The Oil and Gas Climate Initiative,Monday Sept. 24. Photo: Amy Harder/Axios

NEW YORK — CEOs of the world’s biggest oil and natural gas companies are pledging to cut their emissions of methane, a potent greenhouse gas, by one-fifth despite staying silent on the Trump administration’s regulatory rollback on the matter.

Why it matters: The announcement made Monday by the Oil and Gas Climate Initiative, a group of top oil companies that represent nearly a third of the world’s oil and gas production, is a significant move given methane's impact in warming the planet is far greater in a shorter time span than carbon dioxide.

The big picture: Cutting methane emissions is one focus of the group, which now includes ExxonMobil, Occidental Petroleum and Chevron. The other pillars include carbon capture technology and cutting emissions in the transportation sector.

Yes, but: In interviews with Axios and during a public event in New York on Monday, several oil executives declined to comment one way or another about the Trump administration’s rollback of two parallel regulations — one at the Environmental Protection Agency and another at the Interior Department. At Monday's public event, Ken Alex, a senior advisor to California Gov. Jerry Brown, asked the CEOs if they would state their opposition to Trump's moves to scuttle the regulations? They opted not to do so.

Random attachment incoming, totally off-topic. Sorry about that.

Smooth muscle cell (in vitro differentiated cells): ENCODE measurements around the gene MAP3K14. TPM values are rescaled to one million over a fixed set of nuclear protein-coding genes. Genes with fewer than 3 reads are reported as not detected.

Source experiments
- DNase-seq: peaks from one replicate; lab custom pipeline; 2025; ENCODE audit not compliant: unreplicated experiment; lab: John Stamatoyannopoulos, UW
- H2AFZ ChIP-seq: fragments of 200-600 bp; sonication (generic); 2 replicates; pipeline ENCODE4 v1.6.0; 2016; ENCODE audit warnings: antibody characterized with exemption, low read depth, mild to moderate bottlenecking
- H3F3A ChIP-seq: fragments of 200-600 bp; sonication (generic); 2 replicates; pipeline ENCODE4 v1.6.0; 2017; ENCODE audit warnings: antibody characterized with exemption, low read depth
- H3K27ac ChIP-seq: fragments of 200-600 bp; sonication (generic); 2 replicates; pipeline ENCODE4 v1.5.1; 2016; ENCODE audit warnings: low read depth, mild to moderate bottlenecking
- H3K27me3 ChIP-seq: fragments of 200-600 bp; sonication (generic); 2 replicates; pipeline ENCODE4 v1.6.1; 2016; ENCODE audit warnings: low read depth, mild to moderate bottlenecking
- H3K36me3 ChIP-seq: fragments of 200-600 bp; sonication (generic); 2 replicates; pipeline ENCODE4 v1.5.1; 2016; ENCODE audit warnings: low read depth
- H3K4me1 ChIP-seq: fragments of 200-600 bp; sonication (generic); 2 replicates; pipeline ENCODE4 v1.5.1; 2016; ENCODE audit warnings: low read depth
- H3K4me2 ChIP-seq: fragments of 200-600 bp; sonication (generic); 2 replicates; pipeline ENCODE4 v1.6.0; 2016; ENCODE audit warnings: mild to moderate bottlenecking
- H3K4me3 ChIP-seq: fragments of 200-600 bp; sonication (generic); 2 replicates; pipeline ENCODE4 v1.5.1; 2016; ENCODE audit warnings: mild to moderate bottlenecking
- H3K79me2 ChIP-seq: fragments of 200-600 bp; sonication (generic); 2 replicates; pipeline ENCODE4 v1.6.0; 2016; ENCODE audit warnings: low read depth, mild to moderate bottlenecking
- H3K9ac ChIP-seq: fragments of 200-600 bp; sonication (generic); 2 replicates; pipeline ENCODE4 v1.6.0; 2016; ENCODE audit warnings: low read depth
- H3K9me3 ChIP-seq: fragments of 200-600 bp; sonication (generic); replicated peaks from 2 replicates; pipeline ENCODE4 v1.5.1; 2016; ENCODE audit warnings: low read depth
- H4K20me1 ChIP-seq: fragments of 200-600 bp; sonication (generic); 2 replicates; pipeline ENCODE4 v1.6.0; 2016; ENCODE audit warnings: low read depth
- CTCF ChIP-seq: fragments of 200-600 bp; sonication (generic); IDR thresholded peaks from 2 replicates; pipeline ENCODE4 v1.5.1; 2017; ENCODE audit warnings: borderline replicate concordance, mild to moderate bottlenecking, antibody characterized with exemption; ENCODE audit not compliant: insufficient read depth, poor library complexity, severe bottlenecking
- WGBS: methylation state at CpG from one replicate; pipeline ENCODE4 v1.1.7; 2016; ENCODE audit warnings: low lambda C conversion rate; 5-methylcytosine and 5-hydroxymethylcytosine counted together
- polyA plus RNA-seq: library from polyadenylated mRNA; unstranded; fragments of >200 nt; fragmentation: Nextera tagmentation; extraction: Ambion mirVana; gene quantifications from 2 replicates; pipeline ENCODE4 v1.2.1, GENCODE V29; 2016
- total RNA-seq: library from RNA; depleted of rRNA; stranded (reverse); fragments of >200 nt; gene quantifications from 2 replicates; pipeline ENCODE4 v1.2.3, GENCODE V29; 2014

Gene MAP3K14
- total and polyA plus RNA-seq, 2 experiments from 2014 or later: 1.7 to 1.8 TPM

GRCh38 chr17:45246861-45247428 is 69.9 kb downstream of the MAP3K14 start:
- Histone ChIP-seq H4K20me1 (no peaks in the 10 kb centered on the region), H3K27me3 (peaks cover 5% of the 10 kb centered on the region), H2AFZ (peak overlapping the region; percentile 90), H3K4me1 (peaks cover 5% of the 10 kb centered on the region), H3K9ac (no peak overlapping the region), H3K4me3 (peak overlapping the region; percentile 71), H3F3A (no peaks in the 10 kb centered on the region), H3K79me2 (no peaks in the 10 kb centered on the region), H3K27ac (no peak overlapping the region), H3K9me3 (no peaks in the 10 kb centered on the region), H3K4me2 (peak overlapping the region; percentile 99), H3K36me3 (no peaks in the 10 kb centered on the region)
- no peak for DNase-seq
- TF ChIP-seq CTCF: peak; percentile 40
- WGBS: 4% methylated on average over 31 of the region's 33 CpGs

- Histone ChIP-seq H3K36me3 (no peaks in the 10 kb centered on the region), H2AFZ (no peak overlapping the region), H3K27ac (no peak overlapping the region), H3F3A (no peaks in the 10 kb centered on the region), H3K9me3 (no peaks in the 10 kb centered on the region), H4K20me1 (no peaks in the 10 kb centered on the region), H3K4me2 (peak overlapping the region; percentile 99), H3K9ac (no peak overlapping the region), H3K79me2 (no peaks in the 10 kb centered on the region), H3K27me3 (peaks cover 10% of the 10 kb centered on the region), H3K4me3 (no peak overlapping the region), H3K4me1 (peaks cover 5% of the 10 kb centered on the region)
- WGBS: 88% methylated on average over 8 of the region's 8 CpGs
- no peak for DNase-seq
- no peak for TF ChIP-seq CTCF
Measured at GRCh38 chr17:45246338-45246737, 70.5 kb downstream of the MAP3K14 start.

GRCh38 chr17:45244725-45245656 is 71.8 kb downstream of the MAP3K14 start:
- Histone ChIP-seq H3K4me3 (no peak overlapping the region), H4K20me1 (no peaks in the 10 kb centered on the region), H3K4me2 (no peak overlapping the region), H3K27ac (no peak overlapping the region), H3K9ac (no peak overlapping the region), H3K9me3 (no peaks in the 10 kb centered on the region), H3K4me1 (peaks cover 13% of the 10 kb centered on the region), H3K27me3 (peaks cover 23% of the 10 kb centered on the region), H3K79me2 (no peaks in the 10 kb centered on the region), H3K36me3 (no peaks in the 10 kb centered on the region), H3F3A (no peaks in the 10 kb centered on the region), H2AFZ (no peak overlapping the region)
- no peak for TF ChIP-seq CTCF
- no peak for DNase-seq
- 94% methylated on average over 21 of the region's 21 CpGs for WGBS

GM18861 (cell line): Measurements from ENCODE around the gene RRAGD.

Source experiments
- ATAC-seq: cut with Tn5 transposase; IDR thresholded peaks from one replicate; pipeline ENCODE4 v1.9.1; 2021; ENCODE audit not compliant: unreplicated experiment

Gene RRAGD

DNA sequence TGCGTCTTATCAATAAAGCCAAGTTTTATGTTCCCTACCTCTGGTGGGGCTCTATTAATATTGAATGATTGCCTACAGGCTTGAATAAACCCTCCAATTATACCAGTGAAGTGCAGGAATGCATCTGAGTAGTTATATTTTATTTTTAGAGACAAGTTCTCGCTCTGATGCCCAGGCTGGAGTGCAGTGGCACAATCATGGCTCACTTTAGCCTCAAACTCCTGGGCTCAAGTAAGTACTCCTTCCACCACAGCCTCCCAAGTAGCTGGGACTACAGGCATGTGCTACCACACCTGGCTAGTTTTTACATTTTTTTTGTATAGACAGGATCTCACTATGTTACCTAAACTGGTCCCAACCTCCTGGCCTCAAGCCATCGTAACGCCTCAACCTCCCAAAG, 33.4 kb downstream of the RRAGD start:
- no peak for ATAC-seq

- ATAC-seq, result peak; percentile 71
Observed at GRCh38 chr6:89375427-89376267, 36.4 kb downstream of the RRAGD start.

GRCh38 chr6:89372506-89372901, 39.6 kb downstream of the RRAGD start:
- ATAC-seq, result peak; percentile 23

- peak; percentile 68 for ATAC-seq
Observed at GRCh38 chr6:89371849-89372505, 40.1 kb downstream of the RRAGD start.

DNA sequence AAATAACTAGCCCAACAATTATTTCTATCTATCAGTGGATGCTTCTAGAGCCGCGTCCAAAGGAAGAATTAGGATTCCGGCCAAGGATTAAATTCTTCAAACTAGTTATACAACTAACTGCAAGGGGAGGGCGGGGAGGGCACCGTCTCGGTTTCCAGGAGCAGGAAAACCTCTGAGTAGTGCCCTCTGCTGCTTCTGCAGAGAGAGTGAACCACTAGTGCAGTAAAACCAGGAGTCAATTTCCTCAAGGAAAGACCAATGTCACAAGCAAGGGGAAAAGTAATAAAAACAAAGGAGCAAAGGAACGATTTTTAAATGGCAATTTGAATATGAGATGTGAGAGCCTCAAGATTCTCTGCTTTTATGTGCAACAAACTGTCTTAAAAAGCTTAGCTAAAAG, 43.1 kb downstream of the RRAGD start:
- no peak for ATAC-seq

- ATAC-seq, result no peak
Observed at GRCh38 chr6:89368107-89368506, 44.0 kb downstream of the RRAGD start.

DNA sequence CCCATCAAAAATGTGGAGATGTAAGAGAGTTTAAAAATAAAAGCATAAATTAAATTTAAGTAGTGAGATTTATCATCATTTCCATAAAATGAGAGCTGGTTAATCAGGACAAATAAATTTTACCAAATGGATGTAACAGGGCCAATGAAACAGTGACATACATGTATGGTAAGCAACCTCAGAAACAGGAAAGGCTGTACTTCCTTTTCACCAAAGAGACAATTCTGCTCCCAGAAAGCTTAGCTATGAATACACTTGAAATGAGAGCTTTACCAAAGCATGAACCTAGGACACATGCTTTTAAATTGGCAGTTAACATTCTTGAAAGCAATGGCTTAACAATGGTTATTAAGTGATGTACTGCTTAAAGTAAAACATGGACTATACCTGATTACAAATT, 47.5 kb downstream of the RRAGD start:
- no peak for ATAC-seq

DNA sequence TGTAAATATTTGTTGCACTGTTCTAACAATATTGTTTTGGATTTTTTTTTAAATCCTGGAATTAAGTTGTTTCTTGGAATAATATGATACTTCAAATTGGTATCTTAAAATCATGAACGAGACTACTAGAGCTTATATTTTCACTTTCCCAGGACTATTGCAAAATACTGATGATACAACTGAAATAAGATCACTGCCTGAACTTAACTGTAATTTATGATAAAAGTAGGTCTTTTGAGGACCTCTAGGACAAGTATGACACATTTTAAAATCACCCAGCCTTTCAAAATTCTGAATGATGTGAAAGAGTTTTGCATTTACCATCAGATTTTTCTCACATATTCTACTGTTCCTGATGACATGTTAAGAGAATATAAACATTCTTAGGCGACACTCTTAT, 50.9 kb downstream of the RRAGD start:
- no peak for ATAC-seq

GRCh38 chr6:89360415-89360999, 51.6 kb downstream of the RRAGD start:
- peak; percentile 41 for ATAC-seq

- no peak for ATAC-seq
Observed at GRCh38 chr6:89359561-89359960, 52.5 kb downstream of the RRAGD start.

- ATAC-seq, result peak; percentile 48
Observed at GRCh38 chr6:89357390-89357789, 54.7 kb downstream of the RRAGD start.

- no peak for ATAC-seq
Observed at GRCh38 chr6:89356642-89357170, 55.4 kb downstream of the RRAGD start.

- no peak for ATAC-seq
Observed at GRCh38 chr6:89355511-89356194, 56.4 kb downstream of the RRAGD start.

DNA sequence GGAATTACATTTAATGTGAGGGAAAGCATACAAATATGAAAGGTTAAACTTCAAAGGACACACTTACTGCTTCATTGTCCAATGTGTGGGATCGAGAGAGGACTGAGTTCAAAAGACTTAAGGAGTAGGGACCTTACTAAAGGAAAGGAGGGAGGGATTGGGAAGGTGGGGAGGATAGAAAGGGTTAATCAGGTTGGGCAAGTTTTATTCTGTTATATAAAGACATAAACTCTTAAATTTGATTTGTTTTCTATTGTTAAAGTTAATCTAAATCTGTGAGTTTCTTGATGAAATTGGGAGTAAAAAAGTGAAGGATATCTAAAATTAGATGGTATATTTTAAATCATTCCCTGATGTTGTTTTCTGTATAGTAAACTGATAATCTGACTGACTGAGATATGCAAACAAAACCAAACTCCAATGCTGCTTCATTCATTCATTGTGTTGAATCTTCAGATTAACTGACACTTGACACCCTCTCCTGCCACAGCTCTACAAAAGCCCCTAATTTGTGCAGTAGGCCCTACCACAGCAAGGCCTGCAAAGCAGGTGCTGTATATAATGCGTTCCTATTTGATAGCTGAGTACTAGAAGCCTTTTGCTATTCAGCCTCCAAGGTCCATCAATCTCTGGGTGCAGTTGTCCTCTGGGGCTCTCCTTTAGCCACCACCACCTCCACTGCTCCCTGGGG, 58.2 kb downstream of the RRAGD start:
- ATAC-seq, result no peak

“We’re not going to go out and criticize any government around their role. That’s not productive.”
— Bob Dudley, BP CEO, in an Axios interview
“We are not in politics. We are in business. I need to do the right things for business ... I’m not here to advocate for or against an administration or a particular political development.”
— Ben van Beurden, Shell CEO, in an Axios interview

Between the lines: Corporate CEOs are notoriously cautious with political moves, and this case is no exception. But rhetoric aside, the disconnect between the Trump administration and the world’s biggest oil companies is growing on climate change.

  • “The commitment to reduce methane emissions to these low levels and to measure it and record it is a big step forward and I think it proves that OGCI is not just talk but action,” said Fred Krupp, president of the Environmental Defense Fund.
  • Krupp, whose centrist environmental group works with oil companies to cut emissions, added though that he thinks regulations are needed to compel other companies toward similar action because the group’s companies “themselves only represent a minority of emissions so we need the other companies.”

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